Quilla, the performing name of Anna Luisa Daigneault, is a vocalist, songwriter, electronic music producer and performer living in Greensboro. She debuted her newest single “Boom Ba Da” on UNC-TV from the floor of Skateland’s rink on May 2, and on June 14 she will release “Sagittarius,” a new track celebrating the fiery sign she shares with so many women in her life, with an accompanying music video, in collaboration with UNCG Media Studies professors Jennida Chase and Hassan Pitts, and their third-year students.”
- – Lauren Barber, Triad City Beat (May 2019)
I had the pleasure of being on television for first time last week; it was very humbling and exciting! I was on UNC-TV / PBS (Public Media North Carolina) on May 2nd during “MUSE: The Arts Show” which will also included segments on A/V Geeks and Art-o-Mat.
I was featured in a super sweet 4-minute segment during which I played my new song “Boom Ba Da” (which will be out on Ritual Fire Records in July 2019). The track weaves a fun tapestry vocal loops + Latin rhythms + live piano. I was accompanied by three amazing roller skaters: Brandon Powell, Marquis O’Brian and Chase Clark. Directed by Morgan Potts, the segment was filmed at Skateland USA North in Greensboro NC. It was a glorious experience to work with such talented folks. I will never forget how much fun this production was.
Thanks to everyone who wrote to me with kind messages about seeing the segment on TV! I am super thrilled.
“Boom Ba Da”
Written, produced and performed by Quilla
Dress by Ann Tilley
Director & Editor
Marquis Darnell Brown
I’ll be on TV for the first time next week, it’s very exciting! Tune into UNC-TV / PBS (Public Media North Carolina) on Thursday, May 2nd at 8:30pm, and I’ll be on during “MUSE: The Arts Show” which will also include segments on A/V Geeks and Art-o-Mat.
I’m featured in a super sweet 4-minute segment during which I play my new song “Boom Ba Da”. It weaves a fun tapestry vocal loops + Latin rhythms + live piano. I am accompanied by three amazing roller skaters: Brandon Powell, Marquis Darnell Brown and Chase Clark.
Directed by Morgan Potts, the segment was filmed recently at Skateland USA North in Greensboro NC. It was a glorious experience to work with such talented folks.
The song “Boom Ba Da” will be available world-wide in the coming months, will keep you updated on that! 🙂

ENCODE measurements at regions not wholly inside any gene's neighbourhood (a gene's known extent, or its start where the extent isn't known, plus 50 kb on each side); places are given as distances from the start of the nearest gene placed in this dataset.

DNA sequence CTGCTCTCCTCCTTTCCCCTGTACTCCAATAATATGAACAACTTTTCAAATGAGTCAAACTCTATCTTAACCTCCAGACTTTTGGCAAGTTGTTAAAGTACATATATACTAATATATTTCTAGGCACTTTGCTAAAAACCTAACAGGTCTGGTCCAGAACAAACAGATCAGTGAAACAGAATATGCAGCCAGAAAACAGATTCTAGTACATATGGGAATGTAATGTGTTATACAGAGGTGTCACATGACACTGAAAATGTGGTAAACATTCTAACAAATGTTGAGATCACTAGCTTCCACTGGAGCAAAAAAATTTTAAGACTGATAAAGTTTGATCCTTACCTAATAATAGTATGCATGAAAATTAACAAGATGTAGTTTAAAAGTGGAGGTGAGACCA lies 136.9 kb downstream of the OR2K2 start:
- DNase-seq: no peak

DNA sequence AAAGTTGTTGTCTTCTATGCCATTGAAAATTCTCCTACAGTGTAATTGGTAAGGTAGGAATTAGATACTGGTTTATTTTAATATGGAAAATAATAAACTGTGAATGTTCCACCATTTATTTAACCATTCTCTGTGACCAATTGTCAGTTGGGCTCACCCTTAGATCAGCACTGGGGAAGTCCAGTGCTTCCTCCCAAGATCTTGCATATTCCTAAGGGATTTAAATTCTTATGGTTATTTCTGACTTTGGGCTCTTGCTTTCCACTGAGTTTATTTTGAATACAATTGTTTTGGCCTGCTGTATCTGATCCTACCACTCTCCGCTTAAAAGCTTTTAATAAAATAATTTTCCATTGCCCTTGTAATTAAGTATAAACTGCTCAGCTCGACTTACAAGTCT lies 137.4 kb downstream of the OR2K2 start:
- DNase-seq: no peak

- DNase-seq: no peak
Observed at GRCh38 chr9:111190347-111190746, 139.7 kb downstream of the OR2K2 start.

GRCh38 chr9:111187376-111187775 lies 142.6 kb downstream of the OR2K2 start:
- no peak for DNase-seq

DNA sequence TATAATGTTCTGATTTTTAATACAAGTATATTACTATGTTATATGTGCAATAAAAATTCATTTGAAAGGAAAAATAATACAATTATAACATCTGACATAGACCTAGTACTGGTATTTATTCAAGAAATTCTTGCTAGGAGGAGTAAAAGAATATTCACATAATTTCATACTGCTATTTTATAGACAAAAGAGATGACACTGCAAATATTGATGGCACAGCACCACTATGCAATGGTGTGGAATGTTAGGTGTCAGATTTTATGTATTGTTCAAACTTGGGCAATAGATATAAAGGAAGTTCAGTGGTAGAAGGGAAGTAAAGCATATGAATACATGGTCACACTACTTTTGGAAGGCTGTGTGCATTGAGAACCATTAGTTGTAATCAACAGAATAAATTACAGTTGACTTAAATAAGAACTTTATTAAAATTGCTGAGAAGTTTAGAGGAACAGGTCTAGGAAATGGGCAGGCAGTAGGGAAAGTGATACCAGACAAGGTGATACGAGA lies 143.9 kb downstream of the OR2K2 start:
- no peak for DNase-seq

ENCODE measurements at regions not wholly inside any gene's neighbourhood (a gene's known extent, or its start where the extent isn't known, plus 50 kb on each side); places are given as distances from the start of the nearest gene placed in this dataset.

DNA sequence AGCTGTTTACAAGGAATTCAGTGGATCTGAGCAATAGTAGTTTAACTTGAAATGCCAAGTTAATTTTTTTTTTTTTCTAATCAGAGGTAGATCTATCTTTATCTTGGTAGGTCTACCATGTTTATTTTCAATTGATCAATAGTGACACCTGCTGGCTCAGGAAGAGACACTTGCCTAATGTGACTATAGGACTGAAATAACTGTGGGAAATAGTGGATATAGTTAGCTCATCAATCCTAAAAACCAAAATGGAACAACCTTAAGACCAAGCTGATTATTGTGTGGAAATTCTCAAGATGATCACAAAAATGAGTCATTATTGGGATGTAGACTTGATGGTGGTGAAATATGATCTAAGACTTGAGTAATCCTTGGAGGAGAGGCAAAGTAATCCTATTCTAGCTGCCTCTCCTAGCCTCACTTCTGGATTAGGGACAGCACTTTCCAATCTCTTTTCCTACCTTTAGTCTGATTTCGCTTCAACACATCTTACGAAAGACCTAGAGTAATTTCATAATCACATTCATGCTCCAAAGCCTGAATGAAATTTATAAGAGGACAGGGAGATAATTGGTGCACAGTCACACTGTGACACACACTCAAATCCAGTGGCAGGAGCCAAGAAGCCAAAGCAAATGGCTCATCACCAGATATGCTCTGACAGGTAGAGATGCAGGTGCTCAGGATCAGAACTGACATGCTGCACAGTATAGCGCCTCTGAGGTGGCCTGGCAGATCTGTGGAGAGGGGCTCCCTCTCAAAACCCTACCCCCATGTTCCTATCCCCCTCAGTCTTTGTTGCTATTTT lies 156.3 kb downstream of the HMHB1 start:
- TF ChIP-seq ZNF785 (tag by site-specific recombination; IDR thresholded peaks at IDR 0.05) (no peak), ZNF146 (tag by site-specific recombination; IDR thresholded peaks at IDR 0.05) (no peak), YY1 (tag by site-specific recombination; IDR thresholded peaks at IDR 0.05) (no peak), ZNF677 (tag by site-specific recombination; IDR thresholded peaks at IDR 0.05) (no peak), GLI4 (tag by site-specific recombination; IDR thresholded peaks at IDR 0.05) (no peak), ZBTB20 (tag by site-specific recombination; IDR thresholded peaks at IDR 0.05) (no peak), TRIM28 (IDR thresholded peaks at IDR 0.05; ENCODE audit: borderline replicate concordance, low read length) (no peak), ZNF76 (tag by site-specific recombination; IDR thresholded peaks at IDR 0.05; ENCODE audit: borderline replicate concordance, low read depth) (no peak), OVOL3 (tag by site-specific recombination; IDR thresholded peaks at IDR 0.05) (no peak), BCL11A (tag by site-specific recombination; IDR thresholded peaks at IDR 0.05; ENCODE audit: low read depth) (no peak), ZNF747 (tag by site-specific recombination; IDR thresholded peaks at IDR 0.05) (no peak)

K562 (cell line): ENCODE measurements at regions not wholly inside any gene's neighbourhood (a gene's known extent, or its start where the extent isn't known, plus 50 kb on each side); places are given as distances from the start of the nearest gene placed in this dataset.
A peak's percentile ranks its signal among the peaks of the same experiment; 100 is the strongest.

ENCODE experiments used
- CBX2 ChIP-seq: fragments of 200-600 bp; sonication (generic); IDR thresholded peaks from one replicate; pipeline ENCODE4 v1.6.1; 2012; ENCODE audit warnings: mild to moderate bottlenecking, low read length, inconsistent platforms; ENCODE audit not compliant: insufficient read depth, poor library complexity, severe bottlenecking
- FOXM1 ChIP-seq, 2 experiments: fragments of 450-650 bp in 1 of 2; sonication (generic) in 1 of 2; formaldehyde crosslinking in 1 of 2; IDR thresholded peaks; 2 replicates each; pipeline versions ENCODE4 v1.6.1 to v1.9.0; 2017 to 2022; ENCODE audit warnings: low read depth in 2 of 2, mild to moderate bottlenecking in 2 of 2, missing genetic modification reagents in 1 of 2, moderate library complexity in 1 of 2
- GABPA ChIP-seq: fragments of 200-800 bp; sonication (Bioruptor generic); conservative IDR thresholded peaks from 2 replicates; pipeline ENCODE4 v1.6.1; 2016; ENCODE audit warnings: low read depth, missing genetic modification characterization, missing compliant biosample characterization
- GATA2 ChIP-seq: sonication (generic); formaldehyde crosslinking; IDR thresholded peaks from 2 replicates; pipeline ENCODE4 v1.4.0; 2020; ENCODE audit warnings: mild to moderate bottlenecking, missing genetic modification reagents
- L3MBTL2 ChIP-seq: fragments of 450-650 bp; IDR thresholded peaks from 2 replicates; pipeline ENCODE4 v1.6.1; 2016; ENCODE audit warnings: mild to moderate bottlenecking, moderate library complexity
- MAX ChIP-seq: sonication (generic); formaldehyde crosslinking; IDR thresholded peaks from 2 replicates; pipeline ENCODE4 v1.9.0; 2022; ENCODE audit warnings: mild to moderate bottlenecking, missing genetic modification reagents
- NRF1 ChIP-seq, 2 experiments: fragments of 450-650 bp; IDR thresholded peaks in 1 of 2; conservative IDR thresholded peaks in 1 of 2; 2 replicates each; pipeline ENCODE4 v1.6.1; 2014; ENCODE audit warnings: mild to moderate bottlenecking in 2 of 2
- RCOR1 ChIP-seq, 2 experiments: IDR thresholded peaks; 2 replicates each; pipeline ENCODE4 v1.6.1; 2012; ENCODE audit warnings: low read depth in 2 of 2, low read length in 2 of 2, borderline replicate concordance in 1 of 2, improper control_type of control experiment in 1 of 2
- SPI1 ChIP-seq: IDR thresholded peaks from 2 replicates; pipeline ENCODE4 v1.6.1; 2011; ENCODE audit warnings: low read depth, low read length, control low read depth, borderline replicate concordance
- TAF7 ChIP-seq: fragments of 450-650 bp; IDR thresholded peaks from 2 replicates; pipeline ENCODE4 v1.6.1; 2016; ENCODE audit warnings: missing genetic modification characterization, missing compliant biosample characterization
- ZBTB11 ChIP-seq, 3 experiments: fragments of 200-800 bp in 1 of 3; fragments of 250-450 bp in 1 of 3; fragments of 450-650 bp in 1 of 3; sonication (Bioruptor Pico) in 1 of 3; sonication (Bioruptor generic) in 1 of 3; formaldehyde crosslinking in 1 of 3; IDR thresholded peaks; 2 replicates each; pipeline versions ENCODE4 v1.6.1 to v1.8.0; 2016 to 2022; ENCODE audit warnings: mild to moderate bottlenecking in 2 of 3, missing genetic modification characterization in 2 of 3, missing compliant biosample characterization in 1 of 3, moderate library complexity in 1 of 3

Happy Earth Day! Directed by Japanese-American artist Stefan K DiMuzio, “A Storm of Crumbs” is a surrealist short documentary that explores my daily life as a new mother, an electronic music producer and collage artist.
Told in colorful fragments that juxtapose creative pursuits with parental responsibilities, this video collage shows tenderness, resilience and overcoming adversity through art.
Filmed in Greensboro, North Carolina, the documentary also highlights the powerful impacts of Hurricane Florence and Hurricane Michael and the emotional toll that climate change can take on new parents.
Thanks for watching. 🙂
Watch here on Facebook and feel free to share!
The music video for “Sacred Field” (the final track on my 2017 album You Got It) is now available to everyone who has access to the hive mind! The story behind this video is worth telling, and one that people in North Carolina may relate to. My family’s basement music studio got flooded in 2018 during Hurricane Florence, and again during Hurricane Michael, and this piece is a dramatization of those events.
At the time of the hurricanes, I was in the middle of making a short documentary entitled “A Storm of Crumbs” exploring the topic of being a musician and a new mother. The project was directed by my good friend Stefan Kei DiMuzio, a visual artist and musician originally from Japan who resides in Greensboro, NC. He actually lives in my old house, four blocks away from where I currently live, which made filming the scenes of daily life fairly easy. The flooding of our music studio shook up the narrative quite a bit. Since it changed the course of the film, so we decided to find a way to weave it into the documentary.
Stefan had a clear vision for how to re-enact the flooding in an aquarium, and to my astonishment, he built the set and filmed it all in a matter of days. The cinematography, visual effects, editing and the tiny set design were all done by Stefan. For those of you have have worked with me in my studio, you know that the resemblance between the tiny set and the real place is uncanny! Many thanks to Stefan’s partner Lauren, and my partner Marty, for being supportive and helpful during this interesting undertaking. Here are some production stills: